February 18, 2019 2 min to read
“It is Ours!”
Category : Testimony
Dr. Ravi I. Jayakaran, President/CEO
Ownership is imperative in the work of community development.
Ownership is part of the DNA of a community’s survival strategy—a combination of multiple things implemented by the people, such as crop cultivation, raising animals, generating revenue, solving problems they encounter, and preparing for uncertainties. Every community owns its survival strategy, because it is time tested, inherited from ancestors, and extremely relevant in its context.
Good development practices involve making an accurate assessment of what a community is already doing as a part of its survival strategy. Assessments analyze capacities and vulnerabilities, resulting in confirming practices already being done or changing what’s not working.
Sometimes outside agencies or missionaries introduce heavily-funded projects that do not even consider the survival strategy of the community for whom they are designing the program. How can the residents “own” something they have had no input in creating? How can they maintain a program without the know-how or resources?
MAI’s Community Health Evangelists go to great lengths to ensure that those they train decide which of the village problems need addressing, thereby owning the changes involved. One way of ensuring this is to keep outside resources to a minimum. Exploration of existing resources within a village offers residents a new perspective – namely, that the resources a community needs for building and strengthening itself are often already available inside the community – unless that community has been part of a major disaster or a protracted catastrophe.
Other interesting things that may develop in a well “Owned” program are Sustainability and Empowerment. All three are closely connected. If the people have a strong sense of ownership for a program and see how it supports the community’s survival strategy, the natural result is the people will feel increasingly empowered. The more they are empowered, the more their ownership grows, and the more sustainable the project will be.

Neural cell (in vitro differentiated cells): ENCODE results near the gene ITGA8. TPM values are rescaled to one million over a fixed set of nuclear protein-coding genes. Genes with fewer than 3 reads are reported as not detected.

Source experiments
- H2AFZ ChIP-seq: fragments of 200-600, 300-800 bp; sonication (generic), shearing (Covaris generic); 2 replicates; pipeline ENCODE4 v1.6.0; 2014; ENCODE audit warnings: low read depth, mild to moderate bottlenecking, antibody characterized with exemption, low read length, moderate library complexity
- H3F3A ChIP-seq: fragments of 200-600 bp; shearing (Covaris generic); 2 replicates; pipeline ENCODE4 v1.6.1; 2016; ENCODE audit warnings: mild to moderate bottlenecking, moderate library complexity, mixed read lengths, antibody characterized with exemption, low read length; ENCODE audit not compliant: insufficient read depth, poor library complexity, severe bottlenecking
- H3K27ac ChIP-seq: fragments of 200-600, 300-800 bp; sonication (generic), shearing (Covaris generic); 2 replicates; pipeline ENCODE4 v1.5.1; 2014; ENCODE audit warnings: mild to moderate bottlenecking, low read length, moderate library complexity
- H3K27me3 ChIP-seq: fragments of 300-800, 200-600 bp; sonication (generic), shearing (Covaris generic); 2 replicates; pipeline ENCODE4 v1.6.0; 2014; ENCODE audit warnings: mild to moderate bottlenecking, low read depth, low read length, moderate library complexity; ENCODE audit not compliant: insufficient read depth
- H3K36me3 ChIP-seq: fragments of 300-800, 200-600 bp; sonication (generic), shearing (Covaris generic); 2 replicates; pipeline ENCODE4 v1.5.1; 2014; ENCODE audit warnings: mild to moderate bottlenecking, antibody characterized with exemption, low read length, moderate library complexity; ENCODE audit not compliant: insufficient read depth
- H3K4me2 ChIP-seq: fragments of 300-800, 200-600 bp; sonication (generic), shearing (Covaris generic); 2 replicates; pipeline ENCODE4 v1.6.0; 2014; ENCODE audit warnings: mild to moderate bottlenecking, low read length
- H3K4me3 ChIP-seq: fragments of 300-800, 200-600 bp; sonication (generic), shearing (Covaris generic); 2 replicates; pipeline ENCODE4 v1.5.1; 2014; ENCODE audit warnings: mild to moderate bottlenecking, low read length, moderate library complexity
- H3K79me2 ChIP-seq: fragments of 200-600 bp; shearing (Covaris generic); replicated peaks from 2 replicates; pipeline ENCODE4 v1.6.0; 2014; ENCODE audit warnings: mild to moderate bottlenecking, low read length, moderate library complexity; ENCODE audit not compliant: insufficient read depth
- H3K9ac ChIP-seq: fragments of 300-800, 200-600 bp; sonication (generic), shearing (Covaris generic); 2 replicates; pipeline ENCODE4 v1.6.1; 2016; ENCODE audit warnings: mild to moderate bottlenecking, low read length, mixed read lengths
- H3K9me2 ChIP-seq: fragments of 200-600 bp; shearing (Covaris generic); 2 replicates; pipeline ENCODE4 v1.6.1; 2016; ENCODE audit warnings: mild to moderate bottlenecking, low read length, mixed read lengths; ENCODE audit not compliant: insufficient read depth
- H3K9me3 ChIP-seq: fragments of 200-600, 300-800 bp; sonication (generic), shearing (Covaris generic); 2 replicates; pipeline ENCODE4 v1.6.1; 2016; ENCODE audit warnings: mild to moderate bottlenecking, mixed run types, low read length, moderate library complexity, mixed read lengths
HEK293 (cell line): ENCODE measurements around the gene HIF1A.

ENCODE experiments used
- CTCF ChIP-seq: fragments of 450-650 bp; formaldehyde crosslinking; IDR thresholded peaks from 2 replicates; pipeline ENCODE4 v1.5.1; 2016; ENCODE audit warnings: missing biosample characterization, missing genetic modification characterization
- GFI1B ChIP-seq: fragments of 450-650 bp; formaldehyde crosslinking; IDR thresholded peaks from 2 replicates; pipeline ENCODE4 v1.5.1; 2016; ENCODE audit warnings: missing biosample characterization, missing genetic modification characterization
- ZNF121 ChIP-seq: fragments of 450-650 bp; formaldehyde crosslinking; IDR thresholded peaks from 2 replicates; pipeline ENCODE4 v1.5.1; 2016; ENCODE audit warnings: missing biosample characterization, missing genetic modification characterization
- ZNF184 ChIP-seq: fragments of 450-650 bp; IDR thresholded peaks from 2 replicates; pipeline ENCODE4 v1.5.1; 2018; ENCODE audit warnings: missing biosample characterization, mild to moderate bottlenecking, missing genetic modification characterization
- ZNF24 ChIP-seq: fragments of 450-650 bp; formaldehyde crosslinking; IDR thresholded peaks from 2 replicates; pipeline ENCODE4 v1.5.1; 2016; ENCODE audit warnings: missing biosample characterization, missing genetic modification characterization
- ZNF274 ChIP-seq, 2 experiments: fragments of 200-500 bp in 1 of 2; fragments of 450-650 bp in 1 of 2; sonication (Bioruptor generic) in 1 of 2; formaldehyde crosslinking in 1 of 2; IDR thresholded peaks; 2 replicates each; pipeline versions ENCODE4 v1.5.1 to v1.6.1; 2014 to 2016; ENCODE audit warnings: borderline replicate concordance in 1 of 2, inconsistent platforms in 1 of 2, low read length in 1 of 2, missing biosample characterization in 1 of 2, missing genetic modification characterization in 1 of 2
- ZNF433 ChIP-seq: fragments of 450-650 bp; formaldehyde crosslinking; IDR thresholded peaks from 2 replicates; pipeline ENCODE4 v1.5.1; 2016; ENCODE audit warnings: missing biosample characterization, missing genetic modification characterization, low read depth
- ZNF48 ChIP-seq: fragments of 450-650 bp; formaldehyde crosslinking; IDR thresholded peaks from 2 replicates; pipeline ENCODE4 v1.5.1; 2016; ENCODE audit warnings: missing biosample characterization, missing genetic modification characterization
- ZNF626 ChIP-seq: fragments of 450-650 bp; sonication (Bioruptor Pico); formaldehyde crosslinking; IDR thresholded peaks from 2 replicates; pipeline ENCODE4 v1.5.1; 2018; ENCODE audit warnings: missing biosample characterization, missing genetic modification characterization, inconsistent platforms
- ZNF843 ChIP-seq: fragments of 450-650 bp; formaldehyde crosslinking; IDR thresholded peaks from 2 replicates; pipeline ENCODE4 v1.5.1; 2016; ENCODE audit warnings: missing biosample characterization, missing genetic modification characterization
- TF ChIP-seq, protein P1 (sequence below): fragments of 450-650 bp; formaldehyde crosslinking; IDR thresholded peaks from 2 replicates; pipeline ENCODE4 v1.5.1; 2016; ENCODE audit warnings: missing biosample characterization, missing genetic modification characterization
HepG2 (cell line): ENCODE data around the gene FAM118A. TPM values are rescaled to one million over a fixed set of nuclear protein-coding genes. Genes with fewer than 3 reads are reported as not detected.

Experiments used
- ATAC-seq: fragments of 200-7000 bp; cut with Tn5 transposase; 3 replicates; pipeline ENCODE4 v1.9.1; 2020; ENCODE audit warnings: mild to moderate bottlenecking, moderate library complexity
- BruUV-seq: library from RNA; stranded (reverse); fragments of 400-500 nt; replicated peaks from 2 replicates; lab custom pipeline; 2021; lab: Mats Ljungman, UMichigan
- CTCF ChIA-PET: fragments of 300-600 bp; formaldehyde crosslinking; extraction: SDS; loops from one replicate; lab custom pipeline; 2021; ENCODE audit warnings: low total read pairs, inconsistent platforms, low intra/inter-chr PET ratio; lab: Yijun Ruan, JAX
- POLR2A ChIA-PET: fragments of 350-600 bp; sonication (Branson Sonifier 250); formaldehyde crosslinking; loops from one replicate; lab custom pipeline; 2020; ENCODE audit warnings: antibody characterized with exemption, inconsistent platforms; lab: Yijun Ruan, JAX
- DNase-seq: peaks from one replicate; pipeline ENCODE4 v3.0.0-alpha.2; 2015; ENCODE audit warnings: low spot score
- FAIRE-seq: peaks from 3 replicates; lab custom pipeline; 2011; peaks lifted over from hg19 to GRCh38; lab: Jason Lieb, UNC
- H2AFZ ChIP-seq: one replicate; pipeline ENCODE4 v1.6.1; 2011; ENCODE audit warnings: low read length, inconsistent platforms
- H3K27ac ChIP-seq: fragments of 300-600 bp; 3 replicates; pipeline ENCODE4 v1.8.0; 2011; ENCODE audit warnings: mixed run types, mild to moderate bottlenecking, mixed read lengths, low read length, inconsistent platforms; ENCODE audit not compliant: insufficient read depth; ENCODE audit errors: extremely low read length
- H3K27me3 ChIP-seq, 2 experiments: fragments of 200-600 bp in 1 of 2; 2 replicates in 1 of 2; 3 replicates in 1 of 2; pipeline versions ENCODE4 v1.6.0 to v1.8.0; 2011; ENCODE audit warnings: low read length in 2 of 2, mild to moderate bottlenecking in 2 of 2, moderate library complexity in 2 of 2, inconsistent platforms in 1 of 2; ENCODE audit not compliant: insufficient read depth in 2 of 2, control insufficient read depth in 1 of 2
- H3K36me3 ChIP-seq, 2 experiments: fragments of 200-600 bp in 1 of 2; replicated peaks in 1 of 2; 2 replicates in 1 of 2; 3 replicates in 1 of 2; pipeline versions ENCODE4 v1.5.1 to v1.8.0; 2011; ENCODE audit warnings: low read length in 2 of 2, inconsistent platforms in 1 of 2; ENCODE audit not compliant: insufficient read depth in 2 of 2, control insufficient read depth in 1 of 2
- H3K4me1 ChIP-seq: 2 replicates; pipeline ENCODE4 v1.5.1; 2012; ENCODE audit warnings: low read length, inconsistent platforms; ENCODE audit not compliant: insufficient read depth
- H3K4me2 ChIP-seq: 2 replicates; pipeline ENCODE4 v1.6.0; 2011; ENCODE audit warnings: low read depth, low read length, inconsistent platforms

Ownership, Sustainability, and Empowerment are all closely connected.
Some time back I visited a CHE program in a village in Uganda. As the local CHE Facilitator, Rev. Godfrey, took me around the village, I kept asking him some uncomfortable questions related to community ownership: How much was built on the foundation the community already had and how much was imposed from outsiders? As we walked around visiting CHE households one after another and talking with villagers, a small group of people gathered to walk along with us. Since most of these villagers could follow our conversation in English, I saw them eagerly responding and defending their program. This is a very healthy sign. People will help continue what they are engaged in creating and will fervently defend it as their own.
Later when I attended a savings-group meeting in the village, I saw how they had taken the initial program to a new level. They were considering other options for investment—another sign of growth in ownership—owning it enough to make their own changes, beyond what MAI had first taught and shown them!
People will help continue what they are engaged in creating and will fervently defend it as their own.
It was then that I shared with the villagers that I had been testing them to check for their degree of ownership. Their response was heartwarming for me. “Of course, we own it,” they told me. “It is ours!”